If I want to start a Plasma side chain for a project, do I need my own blockchain for it (with X amount of nodes etc) or is it run simply by those who participate in it?

If it's run solely by its participants I fail to understand how they can reach consensus with any degree of credibility. If for example only two nodes participate, how can they reach consensus?

Also, who decides on the side chain's details, such as consensus protocol? Is it the first node who joins/creates it?

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    I'm still in the process of trying to figure out how exactly Plasma chains work, but the way I understand it is that Plasma is a framework that leaves open who operates a chain and how consensus is reached. The most important security mechanism is the exit transaction, where participants can proof any inconsistencies or theft of the operating party. This exit mechanism runs on the main chain and is therefore secured by the main chain's consensus – Henk Aug 30 '18 at 7:32
  • An interesting article which addresses this question at least somewhat: medium.com/l4-media/… – Lauri Peltonen Sep 6 '18 at 11:34

Anyone can create a custom Plasma chain with a custom consensus mechanism. The creator decides on the details, so it could be created with one node or many. In practice this means there will be various clients that you can choose from or configure. It's up to the creator or interested parties to build the client or pick and configure an existing one. Those running the client maintain the child chain. Validator nodes could be just a few nodes or in the extreme case just one.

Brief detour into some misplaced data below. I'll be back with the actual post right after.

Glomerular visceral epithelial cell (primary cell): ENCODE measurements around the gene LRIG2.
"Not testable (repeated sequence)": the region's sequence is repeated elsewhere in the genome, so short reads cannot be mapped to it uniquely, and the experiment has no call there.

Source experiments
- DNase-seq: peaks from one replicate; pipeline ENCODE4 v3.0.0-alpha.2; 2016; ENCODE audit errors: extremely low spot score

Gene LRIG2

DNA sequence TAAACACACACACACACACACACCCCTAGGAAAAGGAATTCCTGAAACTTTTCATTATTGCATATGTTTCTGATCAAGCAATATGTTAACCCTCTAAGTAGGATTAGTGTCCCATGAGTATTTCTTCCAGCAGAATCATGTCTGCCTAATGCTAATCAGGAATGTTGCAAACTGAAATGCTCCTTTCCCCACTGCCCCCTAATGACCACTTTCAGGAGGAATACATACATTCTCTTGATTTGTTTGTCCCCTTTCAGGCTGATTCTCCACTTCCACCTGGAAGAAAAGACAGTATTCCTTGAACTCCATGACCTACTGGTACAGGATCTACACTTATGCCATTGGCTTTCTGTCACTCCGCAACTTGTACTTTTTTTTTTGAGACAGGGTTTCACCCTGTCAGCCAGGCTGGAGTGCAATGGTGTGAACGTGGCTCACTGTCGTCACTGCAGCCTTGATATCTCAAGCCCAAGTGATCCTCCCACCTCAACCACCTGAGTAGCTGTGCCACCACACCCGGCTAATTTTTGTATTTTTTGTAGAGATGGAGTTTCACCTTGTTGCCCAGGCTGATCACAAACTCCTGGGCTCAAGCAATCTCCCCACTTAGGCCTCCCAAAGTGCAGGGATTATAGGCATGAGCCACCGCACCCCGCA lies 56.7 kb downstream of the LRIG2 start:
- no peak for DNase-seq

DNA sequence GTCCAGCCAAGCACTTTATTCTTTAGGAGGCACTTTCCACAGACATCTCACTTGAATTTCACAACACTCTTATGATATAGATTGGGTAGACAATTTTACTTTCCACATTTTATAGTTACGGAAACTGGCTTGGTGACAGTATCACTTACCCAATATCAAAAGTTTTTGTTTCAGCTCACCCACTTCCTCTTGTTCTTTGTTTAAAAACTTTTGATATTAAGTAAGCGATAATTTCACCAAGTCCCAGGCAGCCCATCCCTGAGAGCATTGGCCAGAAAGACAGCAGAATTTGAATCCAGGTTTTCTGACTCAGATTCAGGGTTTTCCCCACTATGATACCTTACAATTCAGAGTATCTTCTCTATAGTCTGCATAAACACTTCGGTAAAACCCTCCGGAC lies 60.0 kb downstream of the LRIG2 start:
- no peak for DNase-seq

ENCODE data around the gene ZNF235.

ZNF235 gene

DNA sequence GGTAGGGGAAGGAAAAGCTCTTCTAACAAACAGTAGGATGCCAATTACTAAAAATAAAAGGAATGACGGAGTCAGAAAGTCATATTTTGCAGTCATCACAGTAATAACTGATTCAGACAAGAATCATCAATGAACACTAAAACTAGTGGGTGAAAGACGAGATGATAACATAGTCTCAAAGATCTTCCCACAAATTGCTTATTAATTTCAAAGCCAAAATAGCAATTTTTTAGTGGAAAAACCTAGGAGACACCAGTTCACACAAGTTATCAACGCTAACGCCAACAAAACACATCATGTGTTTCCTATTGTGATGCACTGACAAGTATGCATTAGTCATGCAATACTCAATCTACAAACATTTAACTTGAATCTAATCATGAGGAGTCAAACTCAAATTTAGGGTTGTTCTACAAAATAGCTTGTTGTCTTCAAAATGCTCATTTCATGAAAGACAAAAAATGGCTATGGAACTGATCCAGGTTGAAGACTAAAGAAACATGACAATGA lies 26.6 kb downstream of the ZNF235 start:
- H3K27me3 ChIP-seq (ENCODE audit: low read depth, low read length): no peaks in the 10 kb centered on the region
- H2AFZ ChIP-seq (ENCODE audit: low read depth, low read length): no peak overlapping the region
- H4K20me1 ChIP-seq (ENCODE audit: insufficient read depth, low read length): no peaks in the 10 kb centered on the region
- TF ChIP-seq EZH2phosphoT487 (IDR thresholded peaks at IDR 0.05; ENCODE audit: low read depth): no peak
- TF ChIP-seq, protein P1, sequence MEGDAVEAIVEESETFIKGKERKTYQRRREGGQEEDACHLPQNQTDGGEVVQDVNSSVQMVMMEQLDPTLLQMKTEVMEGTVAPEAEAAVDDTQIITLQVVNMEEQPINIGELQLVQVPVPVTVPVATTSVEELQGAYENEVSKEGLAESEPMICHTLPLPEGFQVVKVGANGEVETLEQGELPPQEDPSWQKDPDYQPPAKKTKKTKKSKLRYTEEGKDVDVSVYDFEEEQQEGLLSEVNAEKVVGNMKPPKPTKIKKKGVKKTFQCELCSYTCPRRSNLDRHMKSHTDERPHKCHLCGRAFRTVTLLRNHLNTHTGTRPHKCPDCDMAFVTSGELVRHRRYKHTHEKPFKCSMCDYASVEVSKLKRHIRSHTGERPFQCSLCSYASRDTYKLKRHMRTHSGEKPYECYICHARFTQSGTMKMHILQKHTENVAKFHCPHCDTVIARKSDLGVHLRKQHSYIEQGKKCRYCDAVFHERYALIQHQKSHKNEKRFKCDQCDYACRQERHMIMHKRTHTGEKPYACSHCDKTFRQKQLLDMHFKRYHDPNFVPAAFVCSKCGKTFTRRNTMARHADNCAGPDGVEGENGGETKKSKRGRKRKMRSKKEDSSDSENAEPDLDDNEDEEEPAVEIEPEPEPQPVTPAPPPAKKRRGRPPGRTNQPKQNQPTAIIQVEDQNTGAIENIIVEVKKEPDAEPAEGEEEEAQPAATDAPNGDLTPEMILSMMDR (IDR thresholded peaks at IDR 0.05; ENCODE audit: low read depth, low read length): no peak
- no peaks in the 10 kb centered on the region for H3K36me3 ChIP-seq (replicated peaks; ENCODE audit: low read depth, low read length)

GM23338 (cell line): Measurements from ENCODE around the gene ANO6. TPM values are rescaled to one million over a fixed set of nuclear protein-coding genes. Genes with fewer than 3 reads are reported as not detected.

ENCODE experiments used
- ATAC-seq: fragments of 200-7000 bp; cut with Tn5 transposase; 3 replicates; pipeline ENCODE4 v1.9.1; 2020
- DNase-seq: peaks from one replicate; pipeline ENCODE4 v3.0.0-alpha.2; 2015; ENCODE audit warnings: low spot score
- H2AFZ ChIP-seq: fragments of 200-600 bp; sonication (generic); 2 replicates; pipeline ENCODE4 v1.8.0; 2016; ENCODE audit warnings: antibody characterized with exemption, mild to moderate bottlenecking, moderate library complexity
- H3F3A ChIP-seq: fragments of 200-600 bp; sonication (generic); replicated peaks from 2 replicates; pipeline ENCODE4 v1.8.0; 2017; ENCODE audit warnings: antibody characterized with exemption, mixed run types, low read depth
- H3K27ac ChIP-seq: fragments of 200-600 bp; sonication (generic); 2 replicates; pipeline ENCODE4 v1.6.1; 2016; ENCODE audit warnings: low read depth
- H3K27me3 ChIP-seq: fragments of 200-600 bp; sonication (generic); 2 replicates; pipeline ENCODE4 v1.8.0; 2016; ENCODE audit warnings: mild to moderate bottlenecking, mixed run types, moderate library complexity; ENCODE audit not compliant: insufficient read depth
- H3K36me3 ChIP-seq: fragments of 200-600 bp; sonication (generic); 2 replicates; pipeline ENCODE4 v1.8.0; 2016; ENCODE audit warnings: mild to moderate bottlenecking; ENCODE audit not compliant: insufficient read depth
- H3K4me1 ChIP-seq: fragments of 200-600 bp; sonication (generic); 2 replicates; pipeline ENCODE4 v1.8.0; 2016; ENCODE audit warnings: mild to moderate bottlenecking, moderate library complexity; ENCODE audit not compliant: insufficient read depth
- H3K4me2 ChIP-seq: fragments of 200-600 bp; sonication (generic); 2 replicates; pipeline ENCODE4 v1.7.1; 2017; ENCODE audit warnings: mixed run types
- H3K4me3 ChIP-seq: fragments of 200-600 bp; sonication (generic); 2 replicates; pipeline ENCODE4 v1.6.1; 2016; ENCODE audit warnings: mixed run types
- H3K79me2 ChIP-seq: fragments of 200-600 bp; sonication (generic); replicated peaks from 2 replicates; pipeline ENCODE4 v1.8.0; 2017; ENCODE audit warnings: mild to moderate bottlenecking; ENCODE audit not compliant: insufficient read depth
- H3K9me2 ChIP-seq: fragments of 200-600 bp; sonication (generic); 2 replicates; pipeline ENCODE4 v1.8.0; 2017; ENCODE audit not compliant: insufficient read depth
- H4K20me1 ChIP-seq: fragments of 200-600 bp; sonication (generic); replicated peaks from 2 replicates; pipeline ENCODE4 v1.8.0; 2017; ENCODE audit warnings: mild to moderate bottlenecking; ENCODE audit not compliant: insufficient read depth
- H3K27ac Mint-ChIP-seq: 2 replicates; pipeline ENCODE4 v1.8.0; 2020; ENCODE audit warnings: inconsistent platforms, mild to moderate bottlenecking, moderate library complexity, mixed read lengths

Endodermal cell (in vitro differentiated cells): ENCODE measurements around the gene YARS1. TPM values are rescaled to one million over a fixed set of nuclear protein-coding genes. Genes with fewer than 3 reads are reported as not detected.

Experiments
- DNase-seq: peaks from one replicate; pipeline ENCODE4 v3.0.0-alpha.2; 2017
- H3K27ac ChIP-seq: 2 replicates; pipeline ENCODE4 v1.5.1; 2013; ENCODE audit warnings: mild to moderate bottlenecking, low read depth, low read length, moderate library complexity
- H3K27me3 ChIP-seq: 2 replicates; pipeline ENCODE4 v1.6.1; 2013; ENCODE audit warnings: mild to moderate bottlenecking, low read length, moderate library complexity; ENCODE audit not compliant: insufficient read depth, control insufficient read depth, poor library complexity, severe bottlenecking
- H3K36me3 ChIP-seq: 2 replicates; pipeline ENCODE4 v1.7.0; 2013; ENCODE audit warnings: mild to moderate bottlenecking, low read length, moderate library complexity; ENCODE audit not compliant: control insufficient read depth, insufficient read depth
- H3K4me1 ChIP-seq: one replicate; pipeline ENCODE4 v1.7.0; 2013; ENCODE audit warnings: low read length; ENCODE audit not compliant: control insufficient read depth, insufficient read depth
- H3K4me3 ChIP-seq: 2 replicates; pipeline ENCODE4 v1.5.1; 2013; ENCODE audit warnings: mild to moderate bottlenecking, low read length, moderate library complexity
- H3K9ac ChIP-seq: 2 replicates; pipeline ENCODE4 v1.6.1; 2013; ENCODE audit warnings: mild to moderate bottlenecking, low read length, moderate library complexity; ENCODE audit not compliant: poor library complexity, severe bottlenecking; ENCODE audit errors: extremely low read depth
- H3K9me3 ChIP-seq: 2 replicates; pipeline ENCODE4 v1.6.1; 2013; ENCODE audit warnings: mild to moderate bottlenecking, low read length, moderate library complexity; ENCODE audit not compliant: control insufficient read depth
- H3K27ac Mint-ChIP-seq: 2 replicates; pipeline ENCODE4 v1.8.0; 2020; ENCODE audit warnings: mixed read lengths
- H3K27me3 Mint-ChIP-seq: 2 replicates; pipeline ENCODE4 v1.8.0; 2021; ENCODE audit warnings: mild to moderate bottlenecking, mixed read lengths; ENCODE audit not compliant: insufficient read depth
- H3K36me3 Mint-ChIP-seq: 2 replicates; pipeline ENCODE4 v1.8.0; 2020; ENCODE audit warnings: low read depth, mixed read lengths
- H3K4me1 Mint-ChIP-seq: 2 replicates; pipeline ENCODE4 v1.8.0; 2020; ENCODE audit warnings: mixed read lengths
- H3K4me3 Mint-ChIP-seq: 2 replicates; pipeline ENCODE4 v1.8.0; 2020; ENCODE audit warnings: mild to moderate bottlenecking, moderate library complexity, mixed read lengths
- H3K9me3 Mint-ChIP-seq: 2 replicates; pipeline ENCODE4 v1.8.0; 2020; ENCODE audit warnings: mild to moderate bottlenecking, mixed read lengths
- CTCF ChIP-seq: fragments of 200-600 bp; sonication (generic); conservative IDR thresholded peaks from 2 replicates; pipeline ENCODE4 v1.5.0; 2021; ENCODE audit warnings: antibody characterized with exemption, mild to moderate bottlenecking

This works because the root blockchain Plasma smart contract enforces the state in the child chain, and because of the incentives of bonding and slashing in the Plasma protocol.

Here is how it works based on my understanding of the Plasma white paper. The root chain only penalizes the child chain if there is proof of fraud. The fraud proofs are in the form of state transitions on the child chain. This allows for deposit and withdrawal of funds into the child chain keeping account balances on the child chain, and the balance in the root chain is represented by a smart contract enforcing the child chain state transitions via fraud proofs.

Fraud proofs allow for an interactive protocol for fund withdrawals and exit of the child chain. In the case of a dispute about the new transaction state the disputing party attests to their version of the correct state of the new block in the process of requesting a withdrawal. Then anyone on the network can submit bonded proof to the root contract which will execute the proof. The bonded proof contains information about the previous state, and using the state-transition rules in the root contract actors on the child-chain can prove the new state is invalid. When this happens the child-chain is reverted to the previous block and the cheating block producer's deposit is slashed.

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